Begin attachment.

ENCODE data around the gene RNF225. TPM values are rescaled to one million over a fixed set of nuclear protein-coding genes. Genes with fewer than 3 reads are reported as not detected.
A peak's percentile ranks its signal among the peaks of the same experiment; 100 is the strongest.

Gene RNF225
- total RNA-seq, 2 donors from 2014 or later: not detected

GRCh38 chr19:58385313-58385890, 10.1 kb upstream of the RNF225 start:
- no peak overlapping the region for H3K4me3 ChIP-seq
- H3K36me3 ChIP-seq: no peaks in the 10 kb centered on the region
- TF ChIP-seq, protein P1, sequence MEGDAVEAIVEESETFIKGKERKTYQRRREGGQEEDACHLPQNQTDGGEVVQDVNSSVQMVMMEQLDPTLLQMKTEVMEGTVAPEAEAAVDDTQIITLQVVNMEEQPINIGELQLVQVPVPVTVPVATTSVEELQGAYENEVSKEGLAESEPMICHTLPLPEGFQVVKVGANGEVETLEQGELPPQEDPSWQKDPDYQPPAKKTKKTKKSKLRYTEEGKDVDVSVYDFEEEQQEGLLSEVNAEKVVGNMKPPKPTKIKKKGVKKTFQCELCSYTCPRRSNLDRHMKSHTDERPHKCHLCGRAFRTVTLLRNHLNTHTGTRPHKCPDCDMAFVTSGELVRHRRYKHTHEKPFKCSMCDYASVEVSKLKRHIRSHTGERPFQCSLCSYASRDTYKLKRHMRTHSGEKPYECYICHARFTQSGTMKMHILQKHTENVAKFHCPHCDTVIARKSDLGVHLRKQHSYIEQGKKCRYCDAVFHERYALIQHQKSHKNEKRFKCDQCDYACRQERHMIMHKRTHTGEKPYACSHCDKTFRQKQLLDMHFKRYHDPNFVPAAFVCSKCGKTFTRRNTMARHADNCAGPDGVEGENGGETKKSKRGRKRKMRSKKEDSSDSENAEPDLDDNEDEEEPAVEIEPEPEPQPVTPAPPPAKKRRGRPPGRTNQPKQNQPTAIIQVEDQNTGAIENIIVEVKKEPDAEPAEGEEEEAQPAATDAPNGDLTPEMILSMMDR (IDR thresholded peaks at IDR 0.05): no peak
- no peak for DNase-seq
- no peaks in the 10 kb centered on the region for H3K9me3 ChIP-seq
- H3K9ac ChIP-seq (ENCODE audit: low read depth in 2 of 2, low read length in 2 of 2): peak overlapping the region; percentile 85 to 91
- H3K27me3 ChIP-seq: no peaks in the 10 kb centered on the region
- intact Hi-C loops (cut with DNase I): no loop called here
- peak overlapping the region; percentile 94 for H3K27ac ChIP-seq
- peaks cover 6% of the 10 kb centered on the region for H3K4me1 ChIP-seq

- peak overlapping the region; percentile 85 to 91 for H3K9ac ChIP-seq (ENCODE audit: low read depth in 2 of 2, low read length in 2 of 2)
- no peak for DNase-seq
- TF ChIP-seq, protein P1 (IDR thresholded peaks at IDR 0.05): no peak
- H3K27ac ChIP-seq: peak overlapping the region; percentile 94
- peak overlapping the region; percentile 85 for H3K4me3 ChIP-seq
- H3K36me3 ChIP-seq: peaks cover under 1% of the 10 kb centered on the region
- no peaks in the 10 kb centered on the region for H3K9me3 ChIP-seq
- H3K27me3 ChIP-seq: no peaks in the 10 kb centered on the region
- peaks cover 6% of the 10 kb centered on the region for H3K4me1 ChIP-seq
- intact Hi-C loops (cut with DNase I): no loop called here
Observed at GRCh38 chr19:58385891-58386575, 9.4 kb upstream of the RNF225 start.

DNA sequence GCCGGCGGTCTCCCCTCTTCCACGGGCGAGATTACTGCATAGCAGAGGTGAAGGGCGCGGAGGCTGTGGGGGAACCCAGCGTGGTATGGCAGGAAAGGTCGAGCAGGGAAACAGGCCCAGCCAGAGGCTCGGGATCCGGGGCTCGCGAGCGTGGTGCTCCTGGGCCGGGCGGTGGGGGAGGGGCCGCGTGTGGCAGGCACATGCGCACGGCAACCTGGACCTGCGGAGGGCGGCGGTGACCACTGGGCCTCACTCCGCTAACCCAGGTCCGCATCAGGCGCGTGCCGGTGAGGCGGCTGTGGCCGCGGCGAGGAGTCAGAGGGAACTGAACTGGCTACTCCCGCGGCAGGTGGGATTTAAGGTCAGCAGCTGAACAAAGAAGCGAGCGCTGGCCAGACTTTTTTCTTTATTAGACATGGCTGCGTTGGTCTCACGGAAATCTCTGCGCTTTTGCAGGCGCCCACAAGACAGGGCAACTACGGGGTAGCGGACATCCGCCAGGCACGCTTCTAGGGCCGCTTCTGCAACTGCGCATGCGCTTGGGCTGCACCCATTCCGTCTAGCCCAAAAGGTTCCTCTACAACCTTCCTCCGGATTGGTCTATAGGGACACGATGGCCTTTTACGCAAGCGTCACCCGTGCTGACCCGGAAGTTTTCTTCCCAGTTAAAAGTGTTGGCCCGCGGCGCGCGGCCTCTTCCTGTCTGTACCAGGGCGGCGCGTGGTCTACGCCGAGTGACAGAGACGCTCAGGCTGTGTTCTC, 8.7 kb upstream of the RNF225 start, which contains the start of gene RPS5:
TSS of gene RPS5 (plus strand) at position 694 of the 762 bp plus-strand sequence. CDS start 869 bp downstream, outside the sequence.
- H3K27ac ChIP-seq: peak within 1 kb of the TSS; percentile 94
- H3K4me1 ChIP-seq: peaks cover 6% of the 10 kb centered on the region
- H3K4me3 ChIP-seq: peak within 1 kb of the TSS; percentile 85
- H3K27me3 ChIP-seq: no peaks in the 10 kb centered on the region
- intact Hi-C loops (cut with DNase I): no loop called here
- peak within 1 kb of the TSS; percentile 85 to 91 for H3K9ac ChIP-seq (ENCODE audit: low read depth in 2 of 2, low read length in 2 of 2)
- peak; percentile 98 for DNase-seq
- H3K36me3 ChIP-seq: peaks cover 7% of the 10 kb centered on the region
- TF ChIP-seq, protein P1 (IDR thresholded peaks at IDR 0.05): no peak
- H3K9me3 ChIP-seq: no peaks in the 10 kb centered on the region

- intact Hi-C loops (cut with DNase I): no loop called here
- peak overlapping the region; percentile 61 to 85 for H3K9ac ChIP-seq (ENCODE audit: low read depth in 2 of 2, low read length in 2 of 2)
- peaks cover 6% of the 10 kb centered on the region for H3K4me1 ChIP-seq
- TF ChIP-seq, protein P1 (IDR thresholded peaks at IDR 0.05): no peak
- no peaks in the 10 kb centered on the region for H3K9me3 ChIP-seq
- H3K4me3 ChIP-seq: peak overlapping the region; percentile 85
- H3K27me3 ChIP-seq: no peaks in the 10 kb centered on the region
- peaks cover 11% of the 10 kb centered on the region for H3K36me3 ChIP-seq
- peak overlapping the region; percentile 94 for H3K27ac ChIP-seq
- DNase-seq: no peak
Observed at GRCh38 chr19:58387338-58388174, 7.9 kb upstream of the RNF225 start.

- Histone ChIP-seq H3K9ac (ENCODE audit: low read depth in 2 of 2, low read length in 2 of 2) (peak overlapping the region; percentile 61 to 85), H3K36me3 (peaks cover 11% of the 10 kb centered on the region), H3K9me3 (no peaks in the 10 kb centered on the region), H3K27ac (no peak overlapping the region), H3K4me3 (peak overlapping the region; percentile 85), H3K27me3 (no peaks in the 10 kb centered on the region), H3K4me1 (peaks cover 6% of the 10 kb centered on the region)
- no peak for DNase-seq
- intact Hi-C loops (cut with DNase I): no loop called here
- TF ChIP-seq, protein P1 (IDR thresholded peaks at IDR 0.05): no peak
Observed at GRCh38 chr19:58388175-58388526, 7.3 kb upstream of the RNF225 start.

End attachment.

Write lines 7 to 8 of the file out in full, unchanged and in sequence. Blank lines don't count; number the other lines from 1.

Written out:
- H3K36me3 ChIP-seq: no peaks in the 10 kb centered on the region
- TF ChIP-seq, protein P1, sequence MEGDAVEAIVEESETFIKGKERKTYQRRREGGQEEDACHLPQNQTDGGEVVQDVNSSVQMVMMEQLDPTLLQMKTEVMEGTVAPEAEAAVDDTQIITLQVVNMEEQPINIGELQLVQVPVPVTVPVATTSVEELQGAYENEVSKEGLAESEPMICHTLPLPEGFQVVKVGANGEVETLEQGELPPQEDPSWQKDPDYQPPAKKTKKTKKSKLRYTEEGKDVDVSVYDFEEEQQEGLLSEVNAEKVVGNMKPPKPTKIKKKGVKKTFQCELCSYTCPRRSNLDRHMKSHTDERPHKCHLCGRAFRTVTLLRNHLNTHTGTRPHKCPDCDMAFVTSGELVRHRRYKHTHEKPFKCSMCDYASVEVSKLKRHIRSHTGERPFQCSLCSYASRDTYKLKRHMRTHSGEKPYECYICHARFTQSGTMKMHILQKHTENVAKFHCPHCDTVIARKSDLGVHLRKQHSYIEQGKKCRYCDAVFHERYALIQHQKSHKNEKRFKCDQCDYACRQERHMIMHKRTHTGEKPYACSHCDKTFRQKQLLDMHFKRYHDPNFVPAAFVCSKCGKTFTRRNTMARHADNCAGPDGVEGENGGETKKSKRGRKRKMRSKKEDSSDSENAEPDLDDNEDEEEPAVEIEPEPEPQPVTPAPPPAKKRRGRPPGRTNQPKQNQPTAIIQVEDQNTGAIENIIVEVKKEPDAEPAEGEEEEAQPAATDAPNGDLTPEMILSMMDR (IDR thresholded peaks at IDR 0.05): no peak